ferronickel and then slag as ferronickel is tapped
intermittently. Protection of this area is essential as it
is typically where the sidewalls suffer the fastest
refractory wear. This problem is especially serious when
the operating temperature of the ferronickel is higher
than the liquidus temperature of the slag: any slag frozen
on the sidewall would then be re-melted when the metal
inventory is rebuilt after a tap. Figure 6 illustrates the
conditions experienced at two well-established smelters,
CMSA and Société Le Nickel (SLN), and those possible
for the hypothetical Project X. These conditions are
Mineral Processing and Extractive Metallurgy (Trans. Inst. Min. Metall. C)
Solar and Mostaghel
Laterite Smelting Challenges
6 Liquidus temperatures and operating temperatures under various conditions. Ferronickel temperature on left side of
each column and slag temperature on right side
detailed in Table 3 together with ferronickel and slag
superheats, temperature differences and the freeze lining
SLN is well known for smelting the best saprolite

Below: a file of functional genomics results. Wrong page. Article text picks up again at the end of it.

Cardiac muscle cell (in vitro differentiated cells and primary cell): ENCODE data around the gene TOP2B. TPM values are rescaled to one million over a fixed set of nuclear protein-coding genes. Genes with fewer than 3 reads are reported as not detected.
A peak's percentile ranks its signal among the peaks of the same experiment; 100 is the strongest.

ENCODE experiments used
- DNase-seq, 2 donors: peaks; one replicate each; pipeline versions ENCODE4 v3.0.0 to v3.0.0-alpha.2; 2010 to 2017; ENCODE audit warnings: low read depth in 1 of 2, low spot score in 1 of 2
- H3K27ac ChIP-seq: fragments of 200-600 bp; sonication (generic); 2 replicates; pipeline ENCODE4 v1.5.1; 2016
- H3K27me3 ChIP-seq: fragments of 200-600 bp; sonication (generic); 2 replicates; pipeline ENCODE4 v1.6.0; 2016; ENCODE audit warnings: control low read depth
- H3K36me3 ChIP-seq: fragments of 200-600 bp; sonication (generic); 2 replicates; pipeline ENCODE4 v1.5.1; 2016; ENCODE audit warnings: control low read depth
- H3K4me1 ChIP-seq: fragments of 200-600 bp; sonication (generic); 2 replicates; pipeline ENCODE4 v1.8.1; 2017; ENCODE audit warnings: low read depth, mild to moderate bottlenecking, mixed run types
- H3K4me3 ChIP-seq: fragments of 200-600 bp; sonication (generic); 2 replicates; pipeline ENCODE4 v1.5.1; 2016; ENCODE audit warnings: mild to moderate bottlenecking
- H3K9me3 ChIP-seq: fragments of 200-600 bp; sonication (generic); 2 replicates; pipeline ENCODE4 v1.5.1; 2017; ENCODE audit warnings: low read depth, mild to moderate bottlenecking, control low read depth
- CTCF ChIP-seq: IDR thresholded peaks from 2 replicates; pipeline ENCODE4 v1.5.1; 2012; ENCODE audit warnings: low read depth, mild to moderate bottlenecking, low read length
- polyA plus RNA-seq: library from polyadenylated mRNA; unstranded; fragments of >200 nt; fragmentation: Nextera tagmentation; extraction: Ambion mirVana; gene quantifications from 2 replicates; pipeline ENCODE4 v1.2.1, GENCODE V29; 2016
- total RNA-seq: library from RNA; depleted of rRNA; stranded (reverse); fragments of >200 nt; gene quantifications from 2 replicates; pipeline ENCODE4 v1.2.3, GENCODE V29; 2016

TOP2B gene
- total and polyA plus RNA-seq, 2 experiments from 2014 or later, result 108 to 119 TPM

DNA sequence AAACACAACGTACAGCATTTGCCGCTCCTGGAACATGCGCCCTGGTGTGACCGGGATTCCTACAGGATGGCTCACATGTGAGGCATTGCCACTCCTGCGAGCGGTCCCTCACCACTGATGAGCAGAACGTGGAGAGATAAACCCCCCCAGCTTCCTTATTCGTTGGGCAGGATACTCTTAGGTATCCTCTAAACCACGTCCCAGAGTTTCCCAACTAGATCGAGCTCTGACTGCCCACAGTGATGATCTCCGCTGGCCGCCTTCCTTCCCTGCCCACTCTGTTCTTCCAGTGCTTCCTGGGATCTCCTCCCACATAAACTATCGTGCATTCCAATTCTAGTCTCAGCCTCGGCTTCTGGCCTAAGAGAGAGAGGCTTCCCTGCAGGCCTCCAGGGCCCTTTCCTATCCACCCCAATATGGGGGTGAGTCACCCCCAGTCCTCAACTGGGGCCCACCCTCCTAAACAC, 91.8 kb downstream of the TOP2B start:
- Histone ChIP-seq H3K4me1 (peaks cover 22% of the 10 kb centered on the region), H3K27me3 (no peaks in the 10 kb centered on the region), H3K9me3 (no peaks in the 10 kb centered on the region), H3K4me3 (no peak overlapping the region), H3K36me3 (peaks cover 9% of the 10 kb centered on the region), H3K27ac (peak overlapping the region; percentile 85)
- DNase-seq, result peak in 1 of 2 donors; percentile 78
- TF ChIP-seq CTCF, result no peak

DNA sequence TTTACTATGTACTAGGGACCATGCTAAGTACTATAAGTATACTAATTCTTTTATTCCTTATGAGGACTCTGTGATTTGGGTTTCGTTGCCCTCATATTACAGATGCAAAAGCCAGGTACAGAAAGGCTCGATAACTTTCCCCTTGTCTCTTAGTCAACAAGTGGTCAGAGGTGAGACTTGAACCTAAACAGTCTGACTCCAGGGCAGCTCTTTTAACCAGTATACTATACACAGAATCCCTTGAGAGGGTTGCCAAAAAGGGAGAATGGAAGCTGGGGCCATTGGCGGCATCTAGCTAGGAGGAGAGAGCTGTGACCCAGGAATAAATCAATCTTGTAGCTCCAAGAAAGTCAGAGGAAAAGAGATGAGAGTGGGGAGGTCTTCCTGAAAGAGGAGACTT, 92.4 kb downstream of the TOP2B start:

ore available: high nickel grade (.2?6 wt-%), low iron
(12?5 wt-%) and excellent Fe/Ni and SiO2/MgO ratios
(4?7 and 1?7, respectively). It is a high-reduction smelter
with typical slag and ferronickel temperatures of 1600
and 1500uC and liquidus temperature of 1536 and
1310uC, respectively (Solar and Davenport, 2014). Its
freeze lining margin, defined as the difference between
the slag liquidus temperature and the ferronickel
operating temperature is 36uC, assuring that slag frozen
on the tidal zone of the sidewalls remains frozen when
submerged in ferronickel. Cerro Matoso S.A. also had
a high nickel grade ore of .2?2 wt-%, medium iron
concentration of around 15 wt-%, and a medium Fe/Ni
ratio of 6?8, but the highest SiO2/MgO ratio of all
saprolites at 2?8, before this ore ran out almost 2 years
ago and CMSA started to smelt a lower grade ore with
an SiO2/MgO ratio of 1?8. It was a low reduction smelter
with typical slag and ferronickel temperatures of 1550
and 1460uC, and liquidus temperature of 1418 and
Table 3 Liquidus temperatures and operating temperatures (uC) under various conditions
Iron reduction (%)
FeNi grade/wt-%Ni
Operating temperature
Liquidus temperature
Operating temperature
Liquidus temperature
Slag – ferronickel
Freeze lining margin
Project X
1435uC, respectively. Its freeze lining margin was
negative at 242uC. Therefore, special attention had to
be paid to cooling of the tidal zone (Voermann et al.,
2004). Two cases are shown for Project X, for low and
high iron reductions of 25 and 55% as achieved at